If you though the last installments of this guide were useless, this one is even more so. As it covers a couple of small places you're almost certainly never going to get within 50 km. of. Why the hell have I been to Leinefelde? Dolores grew up there.
Fifteen kilometers north-east of Mühlhausen, reached either by road or a single-track branch line, is the small town of Schlotheim. Again, the impatient ones amongst you can refresh themselves on the way in the village of Korner, which has a Gaststatte in an attractive old detached building.
In Schlotheim itself is the Schloß Gaststatte (10-22; Fri, Sat 10-24; Mon closed), a baroque palace dating from 1772 which has been converted into a community centre. The palace was built on the foundations of an older, fortified castle, of which you can see traces, and is still surrounded by a dry moat. One section of the building is used as a restaurant, containing three diversely and surprisingly pleasantly decorated rooms. The first, the Bauernstube (farmer's room) is in rustic style with plain wooden furniture. The second is more like a standard restaurant. The third, the Spiegelzimmer (mirror room), is in a palatial baroque style with ornate furniture, chandeliers and, of course, whole walls of mirrors. All in all, the conversion has been very well done, making it stylish and interesting, without being at all intimidating. It's used mostly by locals and is surprisingly uncrowded. Try to visit before the W. Germans discover it and spoil all of that.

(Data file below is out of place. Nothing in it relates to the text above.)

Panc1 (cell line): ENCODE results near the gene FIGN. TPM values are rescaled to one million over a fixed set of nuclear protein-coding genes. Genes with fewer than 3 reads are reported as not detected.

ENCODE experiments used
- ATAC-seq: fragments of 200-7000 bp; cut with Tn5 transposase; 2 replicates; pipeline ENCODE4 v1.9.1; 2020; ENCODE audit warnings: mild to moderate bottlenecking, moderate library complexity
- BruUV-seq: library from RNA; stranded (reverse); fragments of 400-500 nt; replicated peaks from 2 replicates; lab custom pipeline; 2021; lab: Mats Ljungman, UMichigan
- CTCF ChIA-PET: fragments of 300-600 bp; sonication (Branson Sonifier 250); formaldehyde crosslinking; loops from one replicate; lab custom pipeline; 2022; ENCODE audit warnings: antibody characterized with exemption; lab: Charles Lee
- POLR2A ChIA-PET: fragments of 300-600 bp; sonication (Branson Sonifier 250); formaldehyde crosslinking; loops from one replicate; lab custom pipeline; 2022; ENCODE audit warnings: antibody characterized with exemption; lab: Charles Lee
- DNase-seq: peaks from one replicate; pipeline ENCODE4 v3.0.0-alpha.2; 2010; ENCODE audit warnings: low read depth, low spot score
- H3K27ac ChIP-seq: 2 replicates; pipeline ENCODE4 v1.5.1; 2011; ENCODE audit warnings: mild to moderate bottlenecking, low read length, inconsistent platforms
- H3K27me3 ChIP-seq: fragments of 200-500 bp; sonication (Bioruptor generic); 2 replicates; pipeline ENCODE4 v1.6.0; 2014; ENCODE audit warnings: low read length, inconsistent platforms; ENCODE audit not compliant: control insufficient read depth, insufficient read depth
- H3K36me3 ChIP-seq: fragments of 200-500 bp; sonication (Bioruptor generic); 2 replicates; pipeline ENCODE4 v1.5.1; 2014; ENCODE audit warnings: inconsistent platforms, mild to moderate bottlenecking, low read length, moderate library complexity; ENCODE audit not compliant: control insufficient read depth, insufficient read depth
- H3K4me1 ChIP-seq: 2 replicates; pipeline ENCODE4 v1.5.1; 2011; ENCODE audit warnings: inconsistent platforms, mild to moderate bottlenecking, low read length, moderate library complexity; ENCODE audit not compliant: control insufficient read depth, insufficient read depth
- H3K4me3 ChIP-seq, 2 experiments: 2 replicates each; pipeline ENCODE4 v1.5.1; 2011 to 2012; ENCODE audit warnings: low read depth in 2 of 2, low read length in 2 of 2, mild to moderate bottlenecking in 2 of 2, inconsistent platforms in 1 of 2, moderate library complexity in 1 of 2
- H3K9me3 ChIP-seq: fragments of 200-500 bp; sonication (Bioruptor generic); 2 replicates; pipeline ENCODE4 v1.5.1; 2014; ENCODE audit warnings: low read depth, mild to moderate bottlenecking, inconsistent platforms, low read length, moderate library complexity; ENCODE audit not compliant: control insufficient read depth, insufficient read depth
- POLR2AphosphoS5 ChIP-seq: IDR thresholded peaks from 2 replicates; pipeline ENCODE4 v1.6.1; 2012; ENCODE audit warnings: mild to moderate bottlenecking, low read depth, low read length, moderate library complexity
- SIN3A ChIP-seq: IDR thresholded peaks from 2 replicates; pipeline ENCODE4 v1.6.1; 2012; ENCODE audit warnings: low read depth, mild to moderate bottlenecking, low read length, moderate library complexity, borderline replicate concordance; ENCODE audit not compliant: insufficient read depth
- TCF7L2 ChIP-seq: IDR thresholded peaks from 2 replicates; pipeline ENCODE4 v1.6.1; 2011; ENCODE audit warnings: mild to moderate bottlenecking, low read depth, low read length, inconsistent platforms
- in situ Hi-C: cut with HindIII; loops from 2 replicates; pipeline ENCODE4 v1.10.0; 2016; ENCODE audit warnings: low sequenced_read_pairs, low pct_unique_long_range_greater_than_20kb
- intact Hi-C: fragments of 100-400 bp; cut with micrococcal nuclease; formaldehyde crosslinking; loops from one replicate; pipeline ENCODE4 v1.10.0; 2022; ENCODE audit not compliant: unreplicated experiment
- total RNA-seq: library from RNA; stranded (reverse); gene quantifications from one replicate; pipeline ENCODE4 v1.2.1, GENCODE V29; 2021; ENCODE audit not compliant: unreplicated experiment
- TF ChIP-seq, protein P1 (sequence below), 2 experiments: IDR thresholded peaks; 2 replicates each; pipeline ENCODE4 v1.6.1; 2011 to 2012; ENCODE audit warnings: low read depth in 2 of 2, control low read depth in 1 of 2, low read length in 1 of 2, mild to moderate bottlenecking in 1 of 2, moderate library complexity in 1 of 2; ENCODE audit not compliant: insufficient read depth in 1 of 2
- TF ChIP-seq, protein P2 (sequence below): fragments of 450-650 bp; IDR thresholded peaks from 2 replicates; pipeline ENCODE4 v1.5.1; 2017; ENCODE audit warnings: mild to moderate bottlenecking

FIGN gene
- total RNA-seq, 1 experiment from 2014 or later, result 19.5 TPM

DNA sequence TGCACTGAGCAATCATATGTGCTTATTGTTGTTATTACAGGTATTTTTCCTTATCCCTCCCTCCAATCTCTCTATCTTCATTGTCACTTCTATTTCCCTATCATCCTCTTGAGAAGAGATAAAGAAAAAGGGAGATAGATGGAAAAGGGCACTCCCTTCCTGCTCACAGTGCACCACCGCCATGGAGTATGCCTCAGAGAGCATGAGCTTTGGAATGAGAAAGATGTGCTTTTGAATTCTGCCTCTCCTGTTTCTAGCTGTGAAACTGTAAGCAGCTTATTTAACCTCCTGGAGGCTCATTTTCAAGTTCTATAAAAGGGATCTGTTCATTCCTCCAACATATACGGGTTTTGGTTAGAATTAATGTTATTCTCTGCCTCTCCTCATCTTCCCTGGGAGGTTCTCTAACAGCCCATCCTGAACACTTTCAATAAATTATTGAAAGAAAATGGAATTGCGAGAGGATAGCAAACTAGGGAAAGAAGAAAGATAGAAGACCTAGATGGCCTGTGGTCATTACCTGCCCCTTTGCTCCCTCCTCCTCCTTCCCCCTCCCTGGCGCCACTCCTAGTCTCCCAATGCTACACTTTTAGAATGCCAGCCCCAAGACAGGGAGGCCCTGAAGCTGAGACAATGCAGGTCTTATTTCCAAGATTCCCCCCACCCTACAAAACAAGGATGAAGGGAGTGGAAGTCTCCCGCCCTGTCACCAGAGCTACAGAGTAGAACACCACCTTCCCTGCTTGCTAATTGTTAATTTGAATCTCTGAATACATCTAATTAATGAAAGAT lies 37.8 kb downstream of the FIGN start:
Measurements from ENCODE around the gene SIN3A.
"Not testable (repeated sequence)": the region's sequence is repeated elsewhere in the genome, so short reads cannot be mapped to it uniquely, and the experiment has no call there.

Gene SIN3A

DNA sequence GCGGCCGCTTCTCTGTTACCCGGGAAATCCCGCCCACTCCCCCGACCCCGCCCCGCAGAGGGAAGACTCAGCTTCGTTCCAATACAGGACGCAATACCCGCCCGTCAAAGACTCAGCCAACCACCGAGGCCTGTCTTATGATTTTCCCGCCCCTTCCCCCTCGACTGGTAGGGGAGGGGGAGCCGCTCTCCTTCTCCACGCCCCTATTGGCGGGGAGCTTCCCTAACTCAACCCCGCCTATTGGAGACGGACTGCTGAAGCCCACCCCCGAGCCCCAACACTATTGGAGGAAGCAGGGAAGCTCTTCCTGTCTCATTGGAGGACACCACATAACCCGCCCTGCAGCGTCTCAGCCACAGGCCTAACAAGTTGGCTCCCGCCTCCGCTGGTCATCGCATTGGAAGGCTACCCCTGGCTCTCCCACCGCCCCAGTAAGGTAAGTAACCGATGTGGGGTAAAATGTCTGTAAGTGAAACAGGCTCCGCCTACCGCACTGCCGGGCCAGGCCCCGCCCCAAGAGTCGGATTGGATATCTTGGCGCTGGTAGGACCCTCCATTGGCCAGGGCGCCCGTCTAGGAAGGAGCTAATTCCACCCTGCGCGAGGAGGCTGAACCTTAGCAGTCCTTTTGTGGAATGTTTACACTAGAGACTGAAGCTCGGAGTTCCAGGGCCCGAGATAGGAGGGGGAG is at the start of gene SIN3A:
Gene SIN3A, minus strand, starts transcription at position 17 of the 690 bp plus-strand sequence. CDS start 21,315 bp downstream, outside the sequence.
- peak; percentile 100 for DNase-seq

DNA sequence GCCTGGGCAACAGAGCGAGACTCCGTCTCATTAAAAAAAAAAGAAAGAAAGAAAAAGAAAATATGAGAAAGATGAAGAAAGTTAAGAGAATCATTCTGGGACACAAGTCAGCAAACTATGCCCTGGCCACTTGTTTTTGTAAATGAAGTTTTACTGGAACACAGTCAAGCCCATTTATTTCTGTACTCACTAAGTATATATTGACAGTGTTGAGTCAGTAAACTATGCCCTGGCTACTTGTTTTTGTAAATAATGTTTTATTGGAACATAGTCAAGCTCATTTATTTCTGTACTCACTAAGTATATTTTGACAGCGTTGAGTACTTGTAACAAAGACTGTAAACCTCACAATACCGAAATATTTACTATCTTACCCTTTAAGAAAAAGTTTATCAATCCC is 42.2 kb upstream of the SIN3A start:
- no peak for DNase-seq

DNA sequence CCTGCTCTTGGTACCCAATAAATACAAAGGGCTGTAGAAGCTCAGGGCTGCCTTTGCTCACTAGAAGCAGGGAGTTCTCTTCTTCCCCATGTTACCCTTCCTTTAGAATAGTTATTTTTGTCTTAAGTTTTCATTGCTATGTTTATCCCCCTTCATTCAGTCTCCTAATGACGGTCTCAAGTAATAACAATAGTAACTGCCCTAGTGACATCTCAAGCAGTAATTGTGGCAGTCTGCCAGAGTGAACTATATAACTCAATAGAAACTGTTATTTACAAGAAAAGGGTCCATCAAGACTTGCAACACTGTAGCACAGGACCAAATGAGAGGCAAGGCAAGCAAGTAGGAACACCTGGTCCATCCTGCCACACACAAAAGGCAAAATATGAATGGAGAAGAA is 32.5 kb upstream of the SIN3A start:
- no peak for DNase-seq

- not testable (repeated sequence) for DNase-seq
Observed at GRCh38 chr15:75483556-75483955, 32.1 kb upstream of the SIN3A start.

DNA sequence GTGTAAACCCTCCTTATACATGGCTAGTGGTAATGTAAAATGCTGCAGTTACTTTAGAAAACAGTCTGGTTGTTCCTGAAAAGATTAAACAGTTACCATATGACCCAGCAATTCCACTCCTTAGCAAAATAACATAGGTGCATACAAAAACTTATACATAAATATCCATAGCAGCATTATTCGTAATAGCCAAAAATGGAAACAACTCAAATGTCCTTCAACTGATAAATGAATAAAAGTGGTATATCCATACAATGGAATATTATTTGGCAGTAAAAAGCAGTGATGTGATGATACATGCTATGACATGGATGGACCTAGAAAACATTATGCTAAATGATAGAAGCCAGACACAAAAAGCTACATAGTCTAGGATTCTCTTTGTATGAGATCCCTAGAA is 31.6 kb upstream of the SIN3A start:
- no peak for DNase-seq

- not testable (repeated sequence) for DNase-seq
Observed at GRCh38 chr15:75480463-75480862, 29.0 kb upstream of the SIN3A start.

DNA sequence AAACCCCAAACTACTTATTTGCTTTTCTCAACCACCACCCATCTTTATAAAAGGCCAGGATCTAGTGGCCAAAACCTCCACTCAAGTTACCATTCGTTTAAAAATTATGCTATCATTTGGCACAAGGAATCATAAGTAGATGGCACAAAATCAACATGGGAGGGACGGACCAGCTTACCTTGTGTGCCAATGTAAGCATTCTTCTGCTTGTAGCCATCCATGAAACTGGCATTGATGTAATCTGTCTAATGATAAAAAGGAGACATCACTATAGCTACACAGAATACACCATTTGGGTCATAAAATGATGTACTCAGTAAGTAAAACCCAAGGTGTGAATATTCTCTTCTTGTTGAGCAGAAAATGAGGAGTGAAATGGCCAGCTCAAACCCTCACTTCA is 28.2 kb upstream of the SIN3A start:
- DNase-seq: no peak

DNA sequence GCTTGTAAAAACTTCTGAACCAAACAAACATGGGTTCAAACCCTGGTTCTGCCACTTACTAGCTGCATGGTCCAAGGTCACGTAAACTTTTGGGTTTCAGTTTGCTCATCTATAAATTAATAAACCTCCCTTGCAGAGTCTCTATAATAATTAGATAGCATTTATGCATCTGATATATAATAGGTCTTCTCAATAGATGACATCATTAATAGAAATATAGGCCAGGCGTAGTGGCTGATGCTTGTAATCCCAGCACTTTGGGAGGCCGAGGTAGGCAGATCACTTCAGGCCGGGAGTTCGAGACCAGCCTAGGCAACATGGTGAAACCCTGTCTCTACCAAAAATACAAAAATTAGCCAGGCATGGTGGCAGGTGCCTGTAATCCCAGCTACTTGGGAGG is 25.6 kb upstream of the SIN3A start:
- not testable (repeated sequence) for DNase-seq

30 km north of Muhlhausen, on the edge of the Eichsfeld, an exposed and intemperate hilly area, is Leinefelde. Formerly a large village, it became a town in 1969 with the development of a local textile industry. The town reflects this, having a relatively small centre of typically Thuringian houses, surrounded by large estates of mid-rise flats.
On the main street, at the opposite end of town to the railway station, is the Eichsfelder Hof (10 - 23; Sun closed). Housed in a large detached building next to the Catholic church (the Eichsfeld is one of the few Roman Catholic areas of the DDR), its expansive interior contains numerous rooms. Downstairs are a basic taproom in the Czech plain pine style and a more comfortable restaurant. Upstairs are various function rooms. Usually available are draught Neunspringe Pils and bottled Braugold Angerbrau Pils. Draught Wernesgruner Pils has also been known to make an appearance here, but you'll have to be on particularly good terms with the waiter to get a taste of it, as it's kept for the regulars.
On the Centraler Platz, a modern shopping precinct that immediately conjures up images of Hounslow, Peterlee, or Corby, is the inspiringly-named Stadt Leinefelde restaurant (10 - 18; Sat, Sun closed). From the outside it looks like a 60's community centre, but once inside this image is immediately dispelled - it's more like a school assembly hall set out with tables for an examination. Large, modern - in the most depressing architectural meaning of the word - and spartan, it's not outwardly the most welcoming place to go for a meal. However the food is good and cheap and the service excellent, as this is where trainee catering staff receive their practical experience. The beer, Braugold Pils, is also top class.
One of the pubs mentioned is still open. The Place my father-in-law used to work:
Heiligenstädter Str. 1,
Tel: +49 3605 512329
A visit to Černokostelecký brewery - *I organised a trip to Prague for the Brewery History Society last week*. Thanks to a suggestion from Max Bahnson, philosopher and fellow pisshead, Černoko...
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